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The ironies in the essay "Shooting an Elephant"

George Orwell is one of the most renowned practitioners of English prose in the 20th century whose aim is not to be a purveyor of fine writing but to tum political writing into a new art. To him, political writing is primarily concerned with moral issues, which we find in one of his most celebrated essays "Shooting an Elephant", not with dogma and doctrines. The essay is his attempt to draw upon his five-year policeman experience in a lower district of Burma.

To find out the ironies in the essay we must know what an irony is. An irony is commonly and generally defined as the incongruity between expectations and achievements. We also find irony in the situation if a person has to go against his will. The situation becomes ironic when a person has to do something being compelled by the situation. The entire plot of the event or happenings in the essay "Shooting an Elephant" is based on the irony of the writer's fate and his feelings.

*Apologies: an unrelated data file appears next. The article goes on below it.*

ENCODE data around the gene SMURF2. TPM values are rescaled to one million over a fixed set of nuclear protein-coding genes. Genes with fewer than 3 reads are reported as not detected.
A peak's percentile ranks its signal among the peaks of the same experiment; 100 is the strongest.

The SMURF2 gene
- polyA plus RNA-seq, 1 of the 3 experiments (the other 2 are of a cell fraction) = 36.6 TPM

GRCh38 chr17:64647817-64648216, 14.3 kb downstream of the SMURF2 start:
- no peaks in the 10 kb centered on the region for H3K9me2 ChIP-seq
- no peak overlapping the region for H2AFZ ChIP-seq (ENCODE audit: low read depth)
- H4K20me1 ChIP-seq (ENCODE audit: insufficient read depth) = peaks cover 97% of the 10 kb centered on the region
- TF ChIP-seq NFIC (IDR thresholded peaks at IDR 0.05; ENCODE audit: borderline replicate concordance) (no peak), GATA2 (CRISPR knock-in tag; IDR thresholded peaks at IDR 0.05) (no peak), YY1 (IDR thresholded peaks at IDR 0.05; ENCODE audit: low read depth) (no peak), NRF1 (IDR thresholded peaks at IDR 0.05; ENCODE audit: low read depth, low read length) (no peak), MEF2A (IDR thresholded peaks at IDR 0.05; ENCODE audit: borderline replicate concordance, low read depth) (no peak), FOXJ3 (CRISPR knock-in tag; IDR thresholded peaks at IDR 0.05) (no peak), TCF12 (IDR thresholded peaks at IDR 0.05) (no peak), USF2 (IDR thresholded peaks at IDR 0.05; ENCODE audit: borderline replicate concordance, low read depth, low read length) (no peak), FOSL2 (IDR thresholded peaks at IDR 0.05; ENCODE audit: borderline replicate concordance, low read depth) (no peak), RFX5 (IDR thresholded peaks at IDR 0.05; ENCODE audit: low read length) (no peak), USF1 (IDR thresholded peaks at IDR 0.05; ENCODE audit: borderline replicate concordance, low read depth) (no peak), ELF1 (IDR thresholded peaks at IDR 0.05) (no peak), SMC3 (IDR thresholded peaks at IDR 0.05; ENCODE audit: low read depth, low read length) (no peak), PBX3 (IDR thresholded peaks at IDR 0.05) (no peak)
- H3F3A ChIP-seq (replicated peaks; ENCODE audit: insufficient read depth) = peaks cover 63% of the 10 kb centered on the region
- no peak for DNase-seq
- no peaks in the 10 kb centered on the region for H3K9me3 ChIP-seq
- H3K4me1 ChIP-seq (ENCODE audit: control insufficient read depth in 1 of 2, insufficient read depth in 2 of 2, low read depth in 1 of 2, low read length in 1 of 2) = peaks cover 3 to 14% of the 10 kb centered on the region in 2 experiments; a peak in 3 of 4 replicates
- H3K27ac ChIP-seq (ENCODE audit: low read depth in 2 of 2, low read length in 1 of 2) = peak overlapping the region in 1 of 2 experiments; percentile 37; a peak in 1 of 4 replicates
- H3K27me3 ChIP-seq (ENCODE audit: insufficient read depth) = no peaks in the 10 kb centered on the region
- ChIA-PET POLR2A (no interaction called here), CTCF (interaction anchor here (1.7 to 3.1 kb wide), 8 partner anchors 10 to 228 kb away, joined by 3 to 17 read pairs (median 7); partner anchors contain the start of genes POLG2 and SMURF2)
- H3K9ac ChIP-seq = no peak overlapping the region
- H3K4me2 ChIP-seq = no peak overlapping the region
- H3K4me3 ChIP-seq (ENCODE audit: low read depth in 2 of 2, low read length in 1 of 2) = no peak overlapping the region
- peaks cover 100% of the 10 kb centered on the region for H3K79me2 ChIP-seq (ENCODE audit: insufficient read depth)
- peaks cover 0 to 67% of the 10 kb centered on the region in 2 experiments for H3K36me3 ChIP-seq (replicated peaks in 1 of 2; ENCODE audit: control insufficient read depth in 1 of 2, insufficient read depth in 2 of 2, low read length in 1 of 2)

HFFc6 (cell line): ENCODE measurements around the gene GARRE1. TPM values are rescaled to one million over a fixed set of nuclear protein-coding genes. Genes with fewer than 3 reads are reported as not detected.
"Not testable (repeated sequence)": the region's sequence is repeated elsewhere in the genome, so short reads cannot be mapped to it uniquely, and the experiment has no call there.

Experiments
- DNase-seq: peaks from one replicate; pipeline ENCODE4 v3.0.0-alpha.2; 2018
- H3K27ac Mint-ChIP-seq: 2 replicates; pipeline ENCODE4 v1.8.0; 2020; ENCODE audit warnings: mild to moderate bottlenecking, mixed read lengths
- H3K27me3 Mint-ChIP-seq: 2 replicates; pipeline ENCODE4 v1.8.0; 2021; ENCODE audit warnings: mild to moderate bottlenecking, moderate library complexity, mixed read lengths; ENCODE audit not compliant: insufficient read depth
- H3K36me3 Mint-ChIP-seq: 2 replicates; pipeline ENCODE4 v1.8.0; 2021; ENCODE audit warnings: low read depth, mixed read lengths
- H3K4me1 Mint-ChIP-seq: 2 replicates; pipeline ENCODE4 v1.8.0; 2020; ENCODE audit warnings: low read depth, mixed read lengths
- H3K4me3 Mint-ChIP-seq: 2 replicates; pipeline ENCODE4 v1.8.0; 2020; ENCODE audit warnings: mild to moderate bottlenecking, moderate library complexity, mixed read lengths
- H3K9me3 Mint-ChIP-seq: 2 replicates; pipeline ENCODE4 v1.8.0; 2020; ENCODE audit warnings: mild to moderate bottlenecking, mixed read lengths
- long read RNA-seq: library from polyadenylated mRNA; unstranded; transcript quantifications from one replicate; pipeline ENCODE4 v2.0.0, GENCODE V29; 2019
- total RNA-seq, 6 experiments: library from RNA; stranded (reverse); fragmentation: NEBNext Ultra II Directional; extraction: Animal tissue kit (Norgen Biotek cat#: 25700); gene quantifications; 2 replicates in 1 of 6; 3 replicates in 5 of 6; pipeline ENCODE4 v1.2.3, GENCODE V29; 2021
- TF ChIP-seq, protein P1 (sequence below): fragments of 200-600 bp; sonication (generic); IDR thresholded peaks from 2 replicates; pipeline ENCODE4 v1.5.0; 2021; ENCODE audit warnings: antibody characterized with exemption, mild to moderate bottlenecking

Orwell's "Shooting an Elephant" is based on the experience the author gathered during his stay in lower Burma as a sub-divisional police officer. His very occupation posed to be fatally ironic for the writer. We must see him first as a writer and then as a police officer. As a writer he definitely possessed a developed mind, a different outlook and a strong sensitiveness in any situation. A human personality was within him. This greatly differentiates him from the other police officers. Later Orwell dismissed his five years stay in Burma as "Five boring years within the sound of bugles." Even he becomes a dishwasher in Paris and tramp in London in order to atone his being a policeman.